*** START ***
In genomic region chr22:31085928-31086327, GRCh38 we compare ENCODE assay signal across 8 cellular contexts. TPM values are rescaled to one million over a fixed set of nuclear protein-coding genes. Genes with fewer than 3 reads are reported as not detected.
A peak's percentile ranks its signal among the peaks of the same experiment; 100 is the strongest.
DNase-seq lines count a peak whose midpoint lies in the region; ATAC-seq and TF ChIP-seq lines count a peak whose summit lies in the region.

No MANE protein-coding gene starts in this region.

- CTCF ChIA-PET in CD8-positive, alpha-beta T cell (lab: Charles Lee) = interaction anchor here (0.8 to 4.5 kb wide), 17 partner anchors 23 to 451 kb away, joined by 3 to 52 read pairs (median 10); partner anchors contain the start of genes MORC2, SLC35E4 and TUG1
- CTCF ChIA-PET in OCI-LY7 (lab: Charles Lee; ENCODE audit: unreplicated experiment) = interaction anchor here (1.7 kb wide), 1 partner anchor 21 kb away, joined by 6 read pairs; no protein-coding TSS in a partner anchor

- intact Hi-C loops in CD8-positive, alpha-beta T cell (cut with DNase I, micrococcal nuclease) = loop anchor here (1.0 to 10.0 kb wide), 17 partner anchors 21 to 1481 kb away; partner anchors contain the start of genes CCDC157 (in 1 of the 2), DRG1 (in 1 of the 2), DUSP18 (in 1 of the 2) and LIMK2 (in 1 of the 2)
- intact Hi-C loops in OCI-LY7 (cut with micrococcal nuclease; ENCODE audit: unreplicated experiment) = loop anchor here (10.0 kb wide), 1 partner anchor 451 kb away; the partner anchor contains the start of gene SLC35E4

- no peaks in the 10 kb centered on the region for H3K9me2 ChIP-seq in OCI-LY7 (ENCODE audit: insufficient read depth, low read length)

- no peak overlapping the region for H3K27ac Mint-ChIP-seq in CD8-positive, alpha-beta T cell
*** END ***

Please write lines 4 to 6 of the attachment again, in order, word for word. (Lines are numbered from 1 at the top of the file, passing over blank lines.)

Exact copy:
No MANE protein-coding gene starts in this region.

- CTCF ChIA-PET in CD8-positive, alpha-beta T cell (lab: Charles Lee) = interaction anchor here (0.8 to 4.5 kb wide), 17 partner anchors 23 to 451 kb away, joined by 3 to 52 read pairs (median 10); partner anchors contain the start of genes MORC2, SLC35E4 and TUG1
- CTCF ChIA-PET in OCI-LY7 (lab: Charles Lee; ENCODE audit: unreplicated experiment) = interaction anchor here (1.7 kb wide), 1 partner anchor 21 kb away, joined by 6 read pairs; no protein-coding TSS in a partner anchor